Limits on Warranty Claims.

Is this your worst nightmare?

You get a call out of the blue complaining about a job you finished many years ago. The caller complains your work was defective – required a lot of repairs, many thousands worth in fact. And the person complaining isn’t even someone you know. It’s someone who bought the house years later!

In a nutshell, that’s what happened to Chip Buerger of Chip Buerger Custom Homes, Inc. in Spicewood, Texas. When Chip didn’t pay what was asked, James and Maureen Maroney filed suit. That was February 2016. Last week, the Texas Court of Appeals decided the case. I’ll explain what the appellate court ruled. But first I’ll make an important point about warranty claims, and not just in Texas.

All states have a statute of limitation on warranty claims. It varies by state, of course. But the statute in many states includes separate warranty periods, one for cosmetic or finish items and another structural components such as foundation and frame. In Texas, the warranty period runs for either two or four years. An owner who fails to bring suit in that time is forever barred from making a claim.

So, with a four-year limit on warranty claims in Texas, how could Jim and Maureen make a warranty claim nearly seven years after work was completed? The trial court ruled they couldn’t, granting a summary judgment to Chip Buerger on the warranty issue plus $54,000 in attorney fees. Jim and Maureen appealed. And that’s when it got interesting.

The Discovery Rule
Jim and Maurine claimed defective construction had allowed water into the frame, causing structural problems. Full extent of the damage wasn’t discovered until March 2015, less than a year before they filed suit. Under Texas law, and the law of nearly all states, the time to make a warranty claim doesn’t start running until the defect is either discovered or reasonably should have been discovered. Discovery doesn’t require knowledge of the full extent of the defect. It’s enough if the plaintiff is put on notice that there’s a problem. Using that standard, the appellate court in the Chip Buerger case proceeded to examine when each of the defects had been discovered.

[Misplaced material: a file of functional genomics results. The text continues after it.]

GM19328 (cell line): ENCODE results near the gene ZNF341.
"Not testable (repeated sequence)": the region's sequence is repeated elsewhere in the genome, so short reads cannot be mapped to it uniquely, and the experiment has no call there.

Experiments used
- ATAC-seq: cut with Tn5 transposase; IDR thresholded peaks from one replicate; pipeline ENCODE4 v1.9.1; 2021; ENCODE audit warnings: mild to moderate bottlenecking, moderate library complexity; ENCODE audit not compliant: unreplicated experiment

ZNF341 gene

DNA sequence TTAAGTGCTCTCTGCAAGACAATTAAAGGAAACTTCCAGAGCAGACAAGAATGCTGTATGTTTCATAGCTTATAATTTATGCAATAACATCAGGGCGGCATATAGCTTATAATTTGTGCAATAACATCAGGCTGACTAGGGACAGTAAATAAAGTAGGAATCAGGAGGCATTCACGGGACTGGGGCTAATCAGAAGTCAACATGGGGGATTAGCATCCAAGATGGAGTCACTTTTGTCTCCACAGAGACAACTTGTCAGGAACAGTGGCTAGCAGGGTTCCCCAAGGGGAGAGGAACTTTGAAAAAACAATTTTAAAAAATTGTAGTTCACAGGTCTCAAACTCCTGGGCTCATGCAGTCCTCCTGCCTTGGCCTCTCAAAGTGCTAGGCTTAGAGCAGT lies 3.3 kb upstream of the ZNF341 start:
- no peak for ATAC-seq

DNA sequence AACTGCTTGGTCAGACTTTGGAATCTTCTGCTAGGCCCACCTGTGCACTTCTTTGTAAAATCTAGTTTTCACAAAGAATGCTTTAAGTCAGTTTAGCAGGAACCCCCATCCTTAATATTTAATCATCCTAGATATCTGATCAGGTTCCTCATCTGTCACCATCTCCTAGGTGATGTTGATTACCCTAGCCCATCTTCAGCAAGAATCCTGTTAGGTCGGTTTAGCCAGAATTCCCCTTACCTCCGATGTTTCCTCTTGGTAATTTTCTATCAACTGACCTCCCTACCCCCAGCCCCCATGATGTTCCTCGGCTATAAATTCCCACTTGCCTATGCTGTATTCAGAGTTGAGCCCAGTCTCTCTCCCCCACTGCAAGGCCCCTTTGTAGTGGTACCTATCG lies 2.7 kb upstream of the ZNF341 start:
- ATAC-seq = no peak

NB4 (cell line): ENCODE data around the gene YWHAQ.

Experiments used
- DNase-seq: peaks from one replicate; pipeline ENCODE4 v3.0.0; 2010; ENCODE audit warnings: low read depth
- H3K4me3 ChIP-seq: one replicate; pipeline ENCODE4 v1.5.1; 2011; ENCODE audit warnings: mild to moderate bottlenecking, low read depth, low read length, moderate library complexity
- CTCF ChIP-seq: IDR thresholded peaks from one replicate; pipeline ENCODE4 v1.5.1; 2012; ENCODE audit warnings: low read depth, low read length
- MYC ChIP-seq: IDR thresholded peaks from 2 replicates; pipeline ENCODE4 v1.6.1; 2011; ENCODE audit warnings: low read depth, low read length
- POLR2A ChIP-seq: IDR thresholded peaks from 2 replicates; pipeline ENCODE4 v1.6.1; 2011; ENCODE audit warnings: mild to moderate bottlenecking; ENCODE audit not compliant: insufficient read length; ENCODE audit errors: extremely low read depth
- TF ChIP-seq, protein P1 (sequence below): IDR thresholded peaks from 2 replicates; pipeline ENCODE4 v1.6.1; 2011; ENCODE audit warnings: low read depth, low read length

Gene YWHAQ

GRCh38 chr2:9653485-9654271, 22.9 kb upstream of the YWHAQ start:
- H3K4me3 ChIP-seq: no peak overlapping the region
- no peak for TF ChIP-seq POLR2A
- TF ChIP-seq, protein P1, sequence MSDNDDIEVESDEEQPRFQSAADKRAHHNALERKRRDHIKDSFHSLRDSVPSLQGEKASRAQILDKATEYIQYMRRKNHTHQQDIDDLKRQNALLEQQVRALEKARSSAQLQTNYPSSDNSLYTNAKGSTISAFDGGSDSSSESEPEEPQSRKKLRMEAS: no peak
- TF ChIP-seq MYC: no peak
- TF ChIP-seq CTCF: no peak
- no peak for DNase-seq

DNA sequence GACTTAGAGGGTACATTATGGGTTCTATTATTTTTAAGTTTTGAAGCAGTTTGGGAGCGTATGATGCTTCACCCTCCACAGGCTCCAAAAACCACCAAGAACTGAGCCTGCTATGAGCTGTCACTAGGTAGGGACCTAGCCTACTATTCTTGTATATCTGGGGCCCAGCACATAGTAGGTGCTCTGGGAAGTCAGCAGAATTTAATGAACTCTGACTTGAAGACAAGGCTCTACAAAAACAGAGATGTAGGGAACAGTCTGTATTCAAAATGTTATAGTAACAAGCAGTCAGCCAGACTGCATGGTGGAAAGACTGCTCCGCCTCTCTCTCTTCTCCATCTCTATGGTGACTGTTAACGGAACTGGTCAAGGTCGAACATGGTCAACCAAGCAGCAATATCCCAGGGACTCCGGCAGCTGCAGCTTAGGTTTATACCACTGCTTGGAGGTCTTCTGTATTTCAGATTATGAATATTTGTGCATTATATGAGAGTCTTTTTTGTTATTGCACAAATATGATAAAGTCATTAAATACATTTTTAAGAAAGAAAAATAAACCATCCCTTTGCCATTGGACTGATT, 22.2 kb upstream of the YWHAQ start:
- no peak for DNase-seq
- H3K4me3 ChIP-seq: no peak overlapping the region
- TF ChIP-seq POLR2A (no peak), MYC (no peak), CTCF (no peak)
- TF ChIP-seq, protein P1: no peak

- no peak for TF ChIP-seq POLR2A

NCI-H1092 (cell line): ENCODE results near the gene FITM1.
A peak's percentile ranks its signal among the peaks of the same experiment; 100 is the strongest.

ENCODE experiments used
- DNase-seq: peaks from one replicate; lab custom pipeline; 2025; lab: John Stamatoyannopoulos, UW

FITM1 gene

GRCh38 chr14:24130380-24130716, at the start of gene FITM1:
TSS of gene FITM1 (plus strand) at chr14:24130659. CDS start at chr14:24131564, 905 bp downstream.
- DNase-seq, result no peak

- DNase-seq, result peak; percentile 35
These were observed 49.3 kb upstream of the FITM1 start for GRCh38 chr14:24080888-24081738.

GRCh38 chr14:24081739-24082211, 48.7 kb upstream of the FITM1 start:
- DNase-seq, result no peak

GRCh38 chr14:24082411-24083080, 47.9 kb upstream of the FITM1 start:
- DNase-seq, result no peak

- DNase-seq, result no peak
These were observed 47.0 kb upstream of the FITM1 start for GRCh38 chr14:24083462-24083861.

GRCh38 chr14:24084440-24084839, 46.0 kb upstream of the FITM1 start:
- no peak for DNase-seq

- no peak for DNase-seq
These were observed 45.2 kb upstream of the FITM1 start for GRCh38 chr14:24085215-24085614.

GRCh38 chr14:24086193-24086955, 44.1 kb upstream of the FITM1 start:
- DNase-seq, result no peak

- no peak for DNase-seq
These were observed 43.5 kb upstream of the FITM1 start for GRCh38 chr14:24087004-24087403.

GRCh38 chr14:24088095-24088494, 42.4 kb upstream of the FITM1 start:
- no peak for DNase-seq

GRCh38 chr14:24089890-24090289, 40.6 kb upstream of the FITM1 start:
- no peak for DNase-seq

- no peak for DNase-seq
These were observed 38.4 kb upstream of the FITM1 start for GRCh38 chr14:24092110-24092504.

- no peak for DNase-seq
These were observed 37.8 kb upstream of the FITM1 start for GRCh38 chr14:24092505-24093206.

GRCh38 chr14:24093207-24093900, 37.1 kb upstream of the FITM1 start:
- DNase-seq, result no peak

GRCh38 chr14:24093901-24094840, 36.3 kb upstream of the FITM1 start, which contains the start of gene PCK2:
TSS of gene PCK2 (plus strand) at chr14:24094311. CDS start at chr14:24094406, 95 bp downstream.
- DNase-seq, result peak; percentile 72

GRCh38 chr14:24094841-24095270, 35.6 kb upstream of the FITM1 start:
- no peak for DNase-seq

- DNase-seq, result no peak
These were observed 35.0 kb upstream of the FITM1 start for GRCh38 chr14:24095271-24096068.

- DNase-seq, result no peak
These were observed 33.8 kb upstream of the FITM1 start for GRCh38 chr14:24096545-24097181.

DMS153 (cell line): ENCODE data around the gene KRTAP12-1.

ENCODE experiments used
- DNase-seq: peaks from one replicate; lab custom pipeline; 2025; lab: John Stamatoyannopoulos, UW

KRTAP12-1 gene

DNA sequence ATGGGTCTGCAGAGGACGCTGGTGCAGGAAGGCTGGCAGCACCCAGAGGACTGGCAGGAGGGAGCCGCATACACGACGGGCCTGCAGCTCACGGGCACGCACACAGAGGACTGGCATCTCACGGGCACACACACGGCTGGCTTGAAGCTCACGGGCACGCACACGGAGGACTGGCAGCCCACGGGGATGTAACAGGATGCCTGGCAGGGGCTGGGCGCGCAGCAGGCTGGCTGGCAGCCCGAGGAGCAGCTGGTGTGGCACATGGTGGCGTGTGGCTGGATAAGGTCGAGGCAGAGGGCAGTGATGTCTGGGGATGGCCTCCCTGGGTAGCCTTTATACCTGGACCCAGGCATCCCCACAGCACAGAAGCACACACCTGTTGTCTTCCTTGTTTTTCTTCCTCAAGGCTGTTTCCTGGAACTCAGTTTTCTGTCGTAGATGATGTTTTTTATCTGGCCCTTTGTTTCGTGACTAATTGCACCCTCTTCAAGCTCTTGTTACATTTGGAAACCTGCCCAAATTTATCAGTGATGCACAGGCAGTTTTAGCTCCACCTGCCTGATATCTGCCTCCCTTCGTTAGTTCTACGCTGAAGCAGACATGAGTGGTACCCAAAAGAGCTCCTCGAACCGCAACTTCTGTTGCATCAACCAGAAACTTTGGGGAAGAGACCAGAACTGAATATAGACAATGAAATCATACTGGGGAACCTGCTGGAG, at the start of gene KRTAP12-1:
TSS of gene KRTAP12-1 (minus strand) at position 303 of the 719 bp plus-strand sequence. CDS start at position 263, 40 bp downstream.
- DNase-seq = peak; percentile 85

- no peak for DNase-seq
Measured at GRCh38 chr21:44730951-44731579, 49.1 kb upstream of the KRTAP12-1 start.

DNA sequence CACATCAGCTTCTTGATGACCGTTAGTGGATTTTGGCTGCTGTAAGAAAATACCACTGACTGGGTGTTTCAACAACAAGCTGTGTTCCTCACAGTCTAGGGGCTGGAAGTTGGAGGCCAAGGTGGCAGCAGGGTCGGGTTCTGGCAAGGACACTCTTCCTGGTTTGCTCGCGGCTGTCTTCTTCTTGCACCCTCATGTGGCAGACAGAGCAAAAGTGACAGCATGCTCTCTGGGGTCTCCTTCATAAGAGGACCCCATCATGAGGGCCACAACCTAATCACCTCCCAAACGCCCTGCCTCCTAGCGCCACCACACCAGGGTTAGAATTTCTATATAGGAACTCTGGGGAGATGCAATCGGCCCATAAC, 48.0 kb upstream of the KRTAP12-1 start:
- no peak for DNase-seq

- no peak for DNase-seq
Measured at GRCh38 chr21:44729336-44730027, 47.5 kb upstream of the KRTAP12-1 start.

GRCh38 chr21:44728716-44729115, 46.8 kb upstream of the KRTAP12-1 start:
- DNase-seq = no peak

Poor waterproofing of the two-story porch had allowed water to penetrate the wood frame. Jim and Maurine saw cosmetic cracks in the mortar veneer as early as 2011. But they had no reason to suspect damage to the frame until much later. So, the warranty claim on the porch was filed within the time allowed by statute.
Two columns on the lake side of the house were set on untreated wood 2 x 4s. Jim was aware of that in 2011 and had these column bases replaced. The Maroneys had notice of the defective columns long before they filed a warranty claim. The statute had run.
House waterproofing was defective — left openings all around, especially where wood trim met the masonry. Insects and pests got in “from the beginning”. Eventually, Jim had the house envelope sealed, applying caulk at every gap. Jim and Maurine may not have known what was causing the “bug infestation”, but they were on notice of open seams more than four years before filing suit. The claim for waterproofing was filed too late.
When the appellate court ruled Chip liable for re-construction of the two-story porch, that made James and Maureen winners of the law suit. In Texas, the prevailing party collects legal fees from the losing party. Not only didn’t Chip get to collect the $54,000 in attorney fees awarded by the trial court, he now had to pay the Maroney’s legal fees.

But what about the argument that Jim and Maureen didn’t buy the home from Buerger Custom Homes? The Maroneys were second owners. Buerger never promised the Maroneys anything. The court ruled that didn’t matter. Maroney v. Chip Buerger Custom Homes, Inc., 2018 Tex. App. LEXIS 2082. Under Texas law, the implied warranties of habitability and good workmanship protect a second buyer the same as the first buyer. Contract has nothing to do with it.

“OK”, you say. “Now please explain how I can fix this. I don’t want to be blind-sided like Chip Buerger.” For a possible answer, see my blog post of June 12, 2014. Courts in some states rule that implied warranties can be disclaimed by contract. Homes in those states can be sold “as is and with all defects”. To do that, you better have a good contract. I recommend Construction Contract Writer. The trial version is free.